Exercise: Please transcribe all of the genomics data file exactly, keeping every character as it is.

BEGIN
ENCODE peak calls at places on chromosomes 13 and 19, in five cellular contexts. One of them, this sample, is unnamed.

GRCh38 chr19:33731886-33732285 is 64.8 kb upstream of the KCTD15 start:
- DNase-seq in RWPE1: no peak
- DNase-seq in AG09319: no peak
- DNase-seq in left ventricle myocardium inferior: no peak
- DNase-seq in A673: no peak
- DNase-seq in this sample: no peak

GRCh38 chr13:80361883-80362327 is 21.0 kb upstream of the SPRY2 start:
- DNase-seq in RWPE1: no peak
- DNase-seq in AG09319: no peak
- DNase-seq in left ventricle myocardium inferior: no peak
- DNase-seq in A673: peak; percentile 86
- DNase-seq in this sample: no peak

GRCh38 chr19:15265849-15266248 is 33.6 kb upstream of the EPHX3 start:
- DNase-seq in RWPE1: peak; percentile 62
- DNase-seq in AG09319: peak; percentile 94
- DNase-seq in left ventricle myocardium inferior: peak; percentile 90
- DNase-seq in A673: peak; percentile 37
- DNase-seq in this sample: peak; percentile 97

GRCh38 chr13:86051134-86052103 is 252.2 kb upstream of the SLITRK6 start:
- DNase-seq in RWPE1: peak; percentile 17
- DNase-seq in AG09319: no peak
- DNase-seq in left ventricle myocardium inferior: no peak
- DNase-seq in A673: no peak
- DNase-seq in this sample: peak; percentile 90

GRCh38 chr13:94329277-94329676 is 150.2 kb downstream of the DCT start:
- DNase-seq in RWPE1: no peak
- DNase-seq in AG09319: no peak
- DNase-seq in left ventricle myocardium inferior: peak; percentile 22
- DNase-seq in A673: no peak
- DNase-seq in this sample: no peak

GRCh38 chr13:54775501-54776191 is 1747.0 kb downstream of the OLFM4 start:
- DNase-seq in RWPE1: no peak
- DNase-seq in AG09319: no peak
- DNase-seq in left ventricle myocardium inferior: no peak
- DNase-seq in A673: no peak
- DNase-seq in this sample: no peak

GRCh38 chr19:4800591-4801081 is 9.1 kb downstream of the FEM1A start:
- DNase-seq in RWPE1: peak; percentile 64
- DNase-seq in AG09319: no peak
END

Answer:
ENCODE peak calls at places on chromosomes 13 and 19, in five cellular contexts. One of them, this sample, is unnamed.

GRCh38 chr19:33731886-33732285 is 64.8 kb upstream of the KCTD15 start:
- DNase-seq in RWPE1: no peak
- DNase-seq in AG09319: no peak
- DNase-seq in left ventricle myocardium inferior: no peak
- DNase-seq in A673: no peak
- DNase-seq in this sample: no peak

GRCh38 chr13:80361883-80362327 is 21.0 kb upstream of the SPRY2 start:
- DNase-seq in RWPE1: no peak
- DNase-seq in AG09319: no peak
- DNase-seq in left ventricle myocardium inferior: no peak
- DNase-seq in A673: peak; percentile 86
- DNase-seq in this sample: no peak

GRCh38 chr19:15265849-15266248 is 33.6 kb upstream of the EPHX3 start:
- DNase-seq in RWPE1: peak; percentile 62
- DNase-seq in AG09319: peak; percentile 94
- DNase-seq in left ventricle myocardium inferior: peak; percentile 90
- DNase-seq in A673: peak; percentile 37
- DNase-seq in this sample: peak; percentile 97

GRCh38 chr13:86051134-86052103 is 252.2 kb upstream of the SLITRK6 start:
- DNase-seq in RWPE1: peak; percentile 17
- DNase-seq in AG09319: no peak
- DNase-seq in left ventricle myocardium inferior: no peak
- DNase-seq in A673: no peak
- DNase-seq in this sample: peak; percentile 90

GRCh38 chr13:94329277-94329676 is 150.2 kb downstream of the DCT start:
- DNase-seq in RWPE1: no peak
- DNase-seq in AG09319: no peak
- DNase-seq in left ventricle myocardium inferior: peak; percentile 22
- DNase-seq in A673: no peak
- DNase-seq in this sample: no peak

GRCh38 chr13:54775501-54776191 is 1747.0 kb downstream of the OLFM4 start:
- DNase-seq in RWPE1: no peak
- DNase-seq in AG09319: no peak
- DNase-seq in left ventricle myocardium inferior: no peak
- DNase-seq in A673: no peak
- DNase-seq in this sample: no peak

GRCh38 chr19:4800591-4801081 is 9.1 kb downstream of the FEM1A start:
- DNase-seq in RWPE1: peak; percentile 64
- DNase-seq in AG09319: no peak